The two questions I get asked most often when it comes to my job are a) how much do you actually work a day and b) how did you ever get involved in the industry.
Getting a job in digital marketing is actually quite simple, truth be told. Making a name for yourself, making it big, running your own agency, getting to the top – all of that is an everyday uphill battle, but that can be said for any line of work. There is not much room at the very top.
In short – if you want to get your foot in the door, and start building a career in digital marketing, here are the few tips I have to offer. Hopefully, they will save you a headache or two, and help propel you a bit faster:
Read, Write and Test
First of all, let’s be clear on one thing – there is no such thing as a “digital marketer”. The industry itself encompasses hundreds or roles, and you are actually aiming for a career in one of the branches, so first determine what that branch is, and only then start climbing.
Most of the people you recognize as industry experts are self-taught, and the best thing you can do for your future job is to start educating yourself today. If you would like to work in a PPC department, get to know everything you can about AdWords, run small test campaigns, see what’s new in the field. Don’t wait to get a job to start learning. Even if you are going to start out as an intern, the more you know already, the faster you will progress. If you would like to start working in SEO, I’d suggest starting with technical audits – they will be a great groundwork for what you do later on.
Another thing about digital marketing is that there is always something new and fresh being tried by someone somewhere. Keeping up with the industry standards will be a part of your job, so make sure you are ready to never stop learning.
Know Who You Are, and What You Want
While we are on the subject of starting to learn, the first thing you need to acquaint yourself with is – yourself.
If you are more of a creative spirit, you will likely want a role in a creative department. If you are more of a tech geek, then website development might be for you. If design is your passion, web design is your clear choice. If you have a knack for words, becoming a copywriter or a creative writer can be your meal ticket.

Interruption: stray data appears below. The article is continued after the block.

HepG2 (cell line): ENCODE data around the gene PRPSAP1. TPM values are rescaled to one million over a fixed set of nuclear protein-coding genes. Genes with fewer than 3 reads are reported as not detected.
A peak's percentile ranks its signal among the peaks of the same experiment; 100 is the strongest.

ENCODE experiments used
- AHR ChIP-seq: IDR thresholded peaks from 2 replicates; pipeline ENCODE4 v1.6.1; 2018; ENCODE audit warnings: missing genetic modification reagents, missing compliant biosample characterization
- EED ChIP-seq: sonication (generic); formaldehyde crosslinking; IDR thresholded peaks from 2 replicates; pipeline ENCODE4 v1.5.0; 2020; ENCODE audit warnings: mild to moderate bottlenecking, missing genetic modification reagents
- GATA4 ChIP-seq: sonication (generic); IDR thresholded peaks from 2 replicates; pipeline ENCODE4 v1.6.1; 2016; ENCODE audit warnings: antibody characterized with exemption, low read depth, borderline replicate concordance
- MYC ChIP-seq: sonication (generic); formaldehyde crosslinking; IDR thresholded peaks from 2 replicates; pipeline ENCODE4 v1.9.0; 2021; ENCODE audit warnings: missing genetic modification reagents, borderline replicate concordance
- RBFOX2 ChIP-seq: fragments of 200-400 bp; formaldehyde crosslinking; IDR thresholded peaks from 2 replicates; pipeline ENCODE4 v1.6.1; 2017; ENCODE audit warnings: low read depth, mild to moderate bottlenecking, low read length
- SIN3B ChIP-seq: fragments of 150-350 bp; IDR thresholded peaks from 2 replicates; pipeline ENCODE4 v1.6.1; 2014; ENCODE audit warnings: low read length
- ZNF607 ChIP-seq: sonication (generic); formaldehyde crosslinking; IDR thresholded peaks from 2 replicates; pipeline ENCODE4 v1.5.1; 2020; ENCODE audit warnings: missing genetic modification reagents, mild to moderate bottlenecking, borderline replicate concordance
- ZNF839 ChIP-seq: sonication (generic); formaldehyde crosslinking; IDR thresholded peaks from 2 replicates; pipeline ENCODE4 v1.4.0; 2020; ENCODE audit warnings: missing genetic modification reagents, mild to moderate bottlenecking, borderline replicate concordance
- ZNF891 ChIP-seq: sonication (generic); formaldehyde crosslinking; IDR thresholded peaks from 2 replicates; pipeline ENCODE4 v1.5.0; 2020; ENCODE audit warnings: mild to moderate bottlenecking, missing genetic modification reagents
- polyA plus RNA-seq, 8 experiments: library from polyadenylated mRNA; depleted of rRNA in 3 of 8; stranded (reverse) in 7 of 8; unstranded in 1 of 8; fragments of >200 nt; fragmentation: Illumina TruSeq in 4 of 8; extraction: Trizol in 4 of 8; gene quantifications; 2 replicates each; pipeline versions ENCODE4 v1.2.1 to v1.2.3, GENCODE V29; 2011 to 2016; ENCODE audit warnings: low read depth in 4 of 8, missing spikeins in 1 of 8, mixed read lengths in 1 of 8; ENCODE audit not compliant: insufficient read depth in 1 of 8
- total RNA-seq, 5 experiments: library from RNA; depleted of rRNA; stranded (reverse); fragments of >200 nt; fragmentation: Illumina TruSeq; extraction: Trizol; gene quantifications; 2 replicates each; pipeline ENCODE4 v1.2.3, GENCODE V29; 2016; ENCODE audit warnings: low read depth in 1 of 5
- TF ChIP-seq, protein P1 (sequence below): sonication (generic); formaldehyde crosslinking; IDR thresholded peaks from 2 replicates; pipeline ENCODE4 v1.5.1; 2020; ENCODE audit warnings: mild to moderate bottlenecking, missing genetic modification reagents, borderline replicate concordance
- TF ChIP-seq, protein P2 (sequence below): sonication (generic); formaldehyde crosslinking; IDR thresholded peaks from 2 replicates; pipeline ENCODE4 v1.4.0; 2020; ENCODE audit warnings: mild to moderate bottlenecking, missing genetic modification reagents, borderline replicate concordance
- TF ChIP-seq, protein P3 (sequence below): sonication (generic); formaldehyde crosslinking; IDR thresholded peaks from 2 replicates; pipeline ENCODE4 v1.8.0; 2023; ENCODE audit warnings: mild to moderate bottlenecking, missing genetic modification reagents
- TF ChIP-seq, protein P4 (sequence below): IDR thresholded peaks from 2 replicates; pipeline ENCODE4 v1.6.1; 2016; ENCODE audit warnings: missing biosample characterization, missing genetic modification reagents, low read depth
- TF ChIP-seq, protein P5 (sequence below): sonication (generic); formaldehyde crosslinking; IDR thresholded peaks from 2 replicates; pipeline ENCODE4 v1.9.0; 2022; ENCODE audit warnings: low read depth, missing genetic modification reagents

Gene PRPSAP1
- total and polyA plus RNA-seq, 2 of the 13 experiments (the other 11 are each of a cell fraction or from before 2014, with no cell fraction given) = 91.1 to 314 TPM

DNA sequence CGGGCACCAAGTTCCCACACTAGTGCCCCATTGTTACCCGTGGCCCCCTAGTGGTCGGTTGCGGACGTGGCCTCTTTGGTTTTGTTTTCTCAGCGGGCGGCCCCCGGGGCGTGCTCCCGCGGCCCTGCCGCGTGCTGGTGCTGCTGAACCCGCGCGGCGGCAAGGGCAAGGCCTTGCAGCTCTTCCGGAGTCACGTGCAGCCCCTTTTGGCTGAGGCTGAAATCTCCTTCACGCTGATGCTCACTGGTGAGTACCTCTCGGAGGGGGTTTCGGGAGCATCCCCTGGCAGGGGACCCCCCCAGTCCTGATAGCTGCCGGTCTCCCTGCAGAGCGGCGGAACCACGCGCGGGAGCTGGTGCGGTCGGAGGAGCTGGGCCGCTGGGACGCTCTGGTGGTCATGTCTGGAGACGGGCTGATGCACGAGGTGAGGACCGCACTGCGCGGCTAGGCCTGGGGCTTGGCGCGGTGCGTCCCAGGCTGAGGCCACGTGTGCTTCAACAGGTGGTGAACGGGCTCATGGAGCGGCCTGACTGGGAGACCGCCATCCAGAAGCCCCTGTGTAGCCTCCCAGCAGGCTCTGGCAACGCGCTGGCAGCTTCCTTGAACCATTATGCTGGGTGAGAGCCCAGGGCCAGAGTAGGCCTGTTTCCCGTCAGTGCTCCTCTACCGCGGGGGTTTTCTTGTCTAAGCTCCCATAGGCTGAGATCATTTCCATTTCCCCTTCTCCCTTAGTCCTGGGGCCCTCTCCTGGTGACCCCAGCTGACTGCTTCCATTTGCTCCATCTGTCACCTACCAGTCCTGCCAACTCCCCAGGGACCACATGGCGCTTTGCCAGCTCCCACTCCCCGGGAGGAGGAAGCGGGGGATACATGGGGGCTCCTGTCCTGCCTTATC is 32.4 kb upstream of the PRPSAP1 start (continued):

Don’t try to force a role on yourself you might not be comfortable with, just because you think it’s your way into the industry. Don’t waste valuable years on honing a skill you neither need nor particularly enjoy.
Leave Your Ego at Home
This piece of advice might work for any industry, but it is somehow especially prevalent in the world of digital. You will be doing most of your work (if not all of it) using a keyboard and a screen to communicate. This will give you a certain distance and a sense of invulnerability, which you should try to shake as soon as you feel it sticking to you.
People online can be irritating, manipulative, short-tempered and angry. Part of your job may be to communicate with these people, and you need to leave your own ego out of it, and do it. Getting involved in a shouting match with somebody on social media will not do you, your company or your client any good.
Learn How to Sell Yourself
This is likely the most important piece of advice I can give you. I’ve known brilliant writers who are outshined by the mediocre just because they have no idea how to sell their own skills. Admittedly, I struggle with this myself.
There is a fine line between being arrogant and showing someone you are just the right person for a job – walking it is a lifelong challenge.
The more practical way to do this is to build up a portfolio of work you can show to clients and employers. And the best way to do that is to start a blog, or set up a website where you can showcase your work, and where you can direct people when they ask about your skill set.
This will also be a very practical opportunity for you to test your marketing theories out – what better way to do so than with your own brand?
People in marketing love to hire people who know how to sell – ultimately, that’s what it comes down to. So, whether you are selling something through your words, your designs, the way you code or the way you speak to someone over email, it’s up to you to bring your A game, and try to convince those who come across your profile to give you that job you have been yearning for.
Network – and Keep it Smart
Networking on social media is one of the best ways to get in touch with the people you want to work with one day. However, don’t send them a message asking for a job. Don’t ask for anything. Just connect, comment on their work, ask them to check out yours – build relationships, in short.
And don’t just shoot for the big fish, the CEOs and the big players. Network with people who are like you, looking for their big break, with people who have just started an internship, people who are learning and evolving.
Most marketers love to talk about their work – they love to hear other people’s ideas, love to hear other people’s thoughts on their latest idea, and if you show genuine interest, and get involved in their projects from the sidelines, you will establish a name for yourself, and that job will come.
Remember – Patience is a Virtue
Finally, bear in mind that you will have to do some legwork before you get hired – like in any other industry. While having a degree in marketing might get you a bit of a boost, digital marketing is all about walking the walk, and actually getting things done. Even if you don’t have a degree, but are ready to learn, put in the time and work hard – there is no reason why you shouldn’t make it.